Eddie and his dancers - Maria, Delisle, Glenda, Duplessey, Wilton and company (as possessors of Eddie's video Salsa Nightclub Style will know by heart) - are in T-shirt and denim workshop mode. Later on in an Islington nightclub they perform, the guys in restrained tuxedos and the girls in enough sequins to deflect a wire-guided Milan missile. Below Eddie's surprisingly corpulent frame - he shows a keen interest in obscure British real ales and is allegedly not averse to the odd platter of rice and beans - the eye travels to a pair of snazzy little tight shoes, soft white uppers, ornate black patent toes and heels, canvas soles apparently. These are Eddie's "wingtips" from Capizzio of New York, the mark of a "black belt from the Eddie Torres school". Only Eddie and a handful of his top students wear these. "A lotta guys would stay away from these shoes, because they carry a sense of respect ... if you wear these, you've gotta be able to live up to them."

In the great gym of the Sobell Centre, the hundred workshop participants arrive, dividing themselves with considerable confusion into beginners, levels two and three and Masterclass. The latter ends up containing half- a-dozen teachers from the UK salsa scene, which has boomed over the past two 2 years, but also unexpected elements such as an 83-year-old retired travel agent who, for all his admirably dogged shuffling, is plainly not going to make the Capizzio wingtips, unless it be via the first recorded mambo miracle.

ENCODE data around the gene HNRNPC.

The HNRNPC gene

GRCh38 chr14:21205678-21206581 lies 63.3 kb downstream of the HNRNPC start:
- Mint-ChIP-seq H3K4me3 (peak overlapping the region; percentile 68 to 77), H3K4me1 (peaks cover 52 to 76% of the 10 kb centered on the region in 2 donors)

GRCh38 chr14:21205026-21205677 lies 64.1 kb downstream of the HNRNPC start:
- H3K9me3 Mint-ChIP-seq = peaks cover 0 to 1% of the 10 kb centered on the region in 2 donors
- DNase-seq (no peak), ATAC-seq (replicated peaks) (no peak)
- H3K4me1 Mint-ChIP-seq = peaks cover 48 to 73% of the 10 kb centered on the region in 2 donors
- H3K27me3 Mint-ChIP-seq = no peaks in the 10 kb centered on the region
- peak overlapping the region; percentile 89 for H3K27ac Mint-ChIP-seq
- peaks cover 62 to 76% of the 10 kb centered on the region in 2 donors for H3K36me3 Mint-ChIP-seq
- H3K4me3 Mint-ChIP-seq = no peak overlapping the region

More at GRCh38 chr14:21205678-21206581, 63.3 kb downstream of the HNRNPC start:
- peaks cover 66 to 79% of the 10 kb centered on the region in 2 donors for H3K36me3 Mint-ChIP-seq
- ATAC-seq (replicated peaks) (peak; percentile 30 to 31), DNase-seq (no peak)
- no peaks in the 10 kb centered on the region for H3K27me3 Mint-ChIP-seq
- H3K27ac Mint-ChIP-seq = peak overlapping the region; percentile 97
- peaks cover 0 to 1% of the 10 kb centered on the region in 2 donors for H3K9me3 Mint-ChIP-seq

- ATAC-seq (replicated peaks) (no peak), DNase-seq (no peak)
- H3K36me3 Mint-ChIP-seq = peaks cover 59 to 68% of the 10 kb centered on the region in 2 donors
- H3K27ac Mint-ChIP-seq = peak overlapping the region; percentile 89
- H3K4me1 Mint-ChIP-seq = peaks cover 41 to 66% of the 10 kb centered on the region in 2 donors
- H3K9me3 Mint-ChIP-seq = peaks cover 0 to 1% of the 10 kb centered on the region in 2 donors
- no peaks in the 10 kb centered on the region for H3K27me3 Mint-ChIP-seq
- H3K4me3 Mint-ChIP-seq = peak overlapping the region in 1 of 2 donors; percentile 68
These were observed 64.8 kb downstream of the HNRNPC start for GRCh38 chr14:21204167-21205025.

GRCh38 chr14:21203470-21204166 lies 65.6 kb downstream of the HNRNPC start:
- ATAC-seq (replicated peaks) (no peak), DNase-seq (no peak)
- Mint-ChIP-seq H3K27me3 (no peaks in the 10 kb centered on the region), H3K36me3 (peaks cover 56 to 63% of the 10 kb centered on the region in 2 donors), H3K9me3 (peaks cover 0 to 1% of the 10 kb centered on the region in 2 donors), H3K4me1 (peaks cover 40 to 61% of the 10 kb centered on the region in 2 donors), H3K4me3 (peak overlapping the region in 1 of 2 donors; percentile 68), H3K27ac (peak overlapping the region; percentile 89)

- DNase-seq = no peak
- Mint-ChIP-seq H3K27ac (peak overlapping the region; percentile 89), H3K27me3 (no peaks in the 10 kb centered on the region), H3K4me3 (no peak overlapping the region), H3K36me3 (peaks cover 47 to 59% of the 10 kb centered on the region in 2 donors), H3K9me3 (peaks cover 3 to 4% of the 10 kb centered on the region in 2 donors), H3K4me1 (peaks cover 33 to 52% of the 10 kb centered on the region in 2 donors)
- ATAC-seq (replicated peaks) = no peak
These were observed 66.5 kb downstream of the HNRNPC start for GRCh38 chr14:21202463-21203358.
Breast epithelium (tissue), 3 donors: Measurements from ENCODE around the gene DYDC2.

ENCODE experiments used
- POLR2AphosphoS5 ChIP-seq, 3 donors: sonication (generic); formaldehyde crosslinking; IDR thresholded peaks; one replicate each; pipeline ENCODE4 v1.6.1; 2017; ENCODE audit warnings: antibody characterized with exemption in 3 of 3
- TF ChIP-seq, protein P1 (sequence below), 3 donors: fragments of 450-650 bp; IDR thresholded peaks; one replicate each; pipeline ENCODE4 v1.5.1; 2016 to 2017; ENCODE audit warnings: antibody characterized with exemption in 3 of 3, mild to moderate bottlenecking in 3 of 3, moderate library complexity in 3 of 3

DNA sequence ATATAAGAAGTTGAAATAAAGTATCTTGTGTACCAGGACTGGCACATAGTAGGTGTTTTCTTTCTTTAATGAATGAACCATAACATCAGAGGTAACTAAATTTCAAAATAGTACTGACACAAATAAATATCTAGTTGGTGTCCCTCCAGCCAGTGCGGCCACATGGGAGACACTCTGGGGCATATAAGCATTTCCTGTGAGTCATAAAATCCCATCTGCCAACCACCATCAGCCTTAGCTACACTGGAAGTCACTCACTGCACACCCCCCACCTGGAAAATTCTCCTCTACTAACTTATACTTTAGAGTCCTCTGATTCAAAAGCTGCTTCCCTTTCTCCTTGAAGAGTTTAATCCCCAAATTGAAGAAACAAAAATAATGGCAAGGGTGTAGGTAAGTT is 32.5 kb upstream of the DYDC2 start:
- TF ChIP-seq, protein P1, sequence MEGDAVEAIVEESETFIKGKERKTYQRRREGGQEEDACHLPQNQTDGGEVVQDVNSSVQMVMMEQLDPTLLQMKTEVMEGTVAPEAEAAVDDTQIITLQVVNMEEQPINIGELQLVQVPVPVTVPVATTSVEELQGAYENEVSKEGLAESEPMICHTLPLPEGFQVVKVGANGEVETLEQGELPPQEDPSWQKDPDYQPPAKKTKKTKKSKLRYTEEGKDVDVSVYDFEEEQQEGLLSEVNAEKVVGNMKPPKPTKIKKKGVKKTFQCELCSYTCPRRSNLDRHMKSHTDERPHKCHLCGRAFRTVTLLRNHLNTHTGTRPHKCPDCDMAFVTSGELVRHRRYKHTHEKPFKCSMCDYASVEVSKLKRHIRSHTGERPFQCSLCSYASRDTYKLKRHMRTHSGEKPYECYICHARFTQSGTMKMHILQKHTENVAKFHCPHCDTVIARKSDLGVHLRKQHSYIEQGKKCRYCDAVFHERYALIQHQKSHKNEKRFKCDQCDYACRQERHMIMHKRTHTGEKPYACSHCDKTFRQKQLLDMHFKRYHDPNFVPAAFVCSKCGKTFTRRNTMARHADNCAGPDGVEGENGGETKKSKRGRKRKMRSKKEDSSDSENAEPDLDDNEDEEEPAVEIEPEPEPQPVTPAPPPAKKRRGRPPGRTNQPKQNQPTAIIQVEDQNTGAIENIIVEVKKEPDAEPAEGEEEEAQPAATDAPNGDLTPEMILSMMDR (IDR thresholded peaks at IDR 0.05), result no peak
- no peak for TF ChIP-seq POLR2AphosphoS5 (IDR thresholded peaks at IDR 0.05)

None of the top London teachers has turned up. Not Homero Gonzalez. Not Elder Sanchez, the energetic Colombian ex-drill sergeant with a batch of packed classes and his own video, Sensual Salsa. Not Ramero Zapata, the tall Bolivian with a predilection for salsa romantica - wimps' salsa to some tastes. "I don't think Elder Sanchez would come here," someone remarks. "I mean, he's like the Godfather of London salsa dancers."

A whole new crop of instant teachers is here, though: Robert Charlemagne, Eddie Torres-sized former Top of the Pops dancer recycled Latin; Tom Harnanz, Madrid-born British Airways fraud investigator moonlighting as salsero- in-residence at Harlington Community Centre; Sergio Jamasb, Italian-Persian software developer with a string of brand-new classes across tropical suburbia - Esher to East Molesey - after only 10 months as a novice student of both Elder Sanchez and Homero Gonzalez.

"OK, girls in front, men at the back. I wanna just do the basic time step, followed by contrary motion," says Eddie, and we're off, three steps forward, three back, short step on five, long on six, AND one, two, three, AND five, six, seven ...